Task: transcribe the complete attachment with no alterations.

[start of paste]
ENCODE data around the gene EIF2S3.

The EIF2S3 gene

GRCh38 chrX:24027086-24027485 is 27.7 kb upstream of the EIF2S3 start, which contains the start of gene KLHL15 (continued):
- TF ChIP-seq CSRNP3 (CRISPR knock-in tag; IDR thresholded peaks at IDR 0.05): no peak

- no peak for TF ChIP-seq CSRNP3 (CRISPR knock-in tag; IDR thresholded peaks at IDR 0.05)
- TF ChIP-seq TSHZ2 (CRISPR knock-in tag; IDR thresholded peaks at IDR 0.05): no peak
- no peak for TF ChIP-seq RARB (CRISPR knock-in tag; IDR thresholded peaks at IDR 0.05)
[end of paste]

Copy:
ENCODE data around the gene EIF2S3.

The EIF2S3 gene

GRCh38 chrX:24027086-24027485 is 27.7 kb upstream of the EIF2S3 start, which contains the start of gene KLHL15 (continued):
- TF ChIP-seq CSRNP3 (CRISPR knock-in tag; IDR thresholded peaks at IDR 0.05): no peak

- no peak for TF ChIP-seq CSRNP3 (CRISPR knock-in tag; IDR thresholded peaks at IDR 0.05)
- TF ChIP-seq TSHZ2 (CRISPR knock-in tag; IDR thresholded peaks at IDR 0.05): no peak
- no peak for TF ChIP-seq RARB (CRISPR knock-in tag; IDR thresholded peaks at IDR 0.05)